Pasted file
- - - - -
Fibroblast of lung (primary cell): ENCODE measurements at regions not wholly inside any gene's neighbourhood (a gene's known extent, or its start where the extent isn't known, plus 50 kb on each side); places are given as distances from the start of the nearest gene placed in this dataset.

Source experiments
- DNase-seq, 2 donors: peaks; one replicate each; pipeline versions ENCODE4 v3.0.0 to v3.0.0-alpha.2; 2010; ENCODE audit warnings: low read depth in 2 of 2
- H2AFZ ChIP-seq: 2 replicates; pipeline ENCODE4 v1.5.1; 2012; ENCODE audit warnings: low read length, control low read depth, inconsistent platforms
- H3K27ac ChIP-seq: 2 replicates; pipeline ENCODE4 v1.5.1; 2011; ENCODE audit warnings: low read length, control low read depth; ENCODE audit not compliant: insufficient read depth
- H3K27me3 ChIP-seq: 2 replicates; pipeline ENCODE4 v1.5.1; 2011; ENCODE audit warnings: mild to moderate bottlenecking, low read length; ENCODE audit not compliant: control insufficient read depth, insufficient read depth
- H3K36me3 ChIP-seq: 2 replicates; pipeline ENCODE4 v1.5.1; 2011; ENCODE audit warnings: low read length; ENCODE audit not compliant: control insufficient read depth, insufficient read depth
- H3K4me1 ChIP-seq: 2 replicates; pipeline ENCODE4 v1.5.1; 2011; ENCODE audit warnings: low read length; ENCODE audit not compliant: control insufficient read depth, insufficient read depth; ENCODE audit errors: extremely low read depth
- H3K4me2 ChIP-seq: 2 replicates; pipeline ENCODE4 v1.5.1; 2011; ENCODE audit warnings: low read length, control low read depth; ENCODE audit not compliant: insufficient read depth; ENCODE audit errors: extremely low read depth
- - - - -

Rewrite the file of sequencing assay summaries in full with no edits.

Fibroblast of lung (primary cell): ENCODE measurements at regions not wholly inside any gene's neighbourhood (a gene's known extent, or its start where the extent isn't known, plus 50 kb on each side); places are given as distances from the start of the nearest gene placed in this dataset.

Source experiments
- DNase-seq, 2 donors: peaks; one replicate each; pipeline versions ENCODE4 v3.0.0 to v3.0.0-alpha.2; 2010; ENCODE audit warnings: low read depth in 2 of 2
- H2AFZ ChIP-seq: 2 replicates; pipeline ENCODE4 v1.5.1; 2012; ENCODE audit warnings: low read length, control low read depth, inconsistent platforms
- H3K27ac ChIP-seq: 2 replicates; pipeline ENCODE4 v1.5.1; 2011; ENCODE audit warnings: low read length, control low read depth; ENCODE audit not compliant: insufficient read depth
- H3K27me3 ChIP-seq: 2 replicates; pipeline ENCODE4 v1.5.1; 2011; ENCODE audit warnings: mild to moderate bottlenecking, low read length; ENCODE audit not compliant: control insufficient read depth, insufficient read depth
- H3K36me3 ChIP-seq: 2 replicates; pipeline ENCODE4 v1.5.1; 2011; ENCODE audit warnings: low read length; ENCODE audit not compliant: control insufficient read depth, insufficient read depth
- H3K4me1 ChIP-seq: 2 replicates; pipeline ENCODE4 v1.5.1; 2011; ENCODE audit warnings: low read length; ENCODE audit not compliant: control insufficient read depth, insufficient read depth; ENCODE audit errors: extremely low read depth
- H3K4me2 ChIP-seq: 2 replicates; pipeline ENCODE4 v1.5.1; 2011; ENCODE audit warnings: low read length, control low read depth; ENCODE audit not compliant: insufficient read depth; ENCODE audit errors: extremely low read depth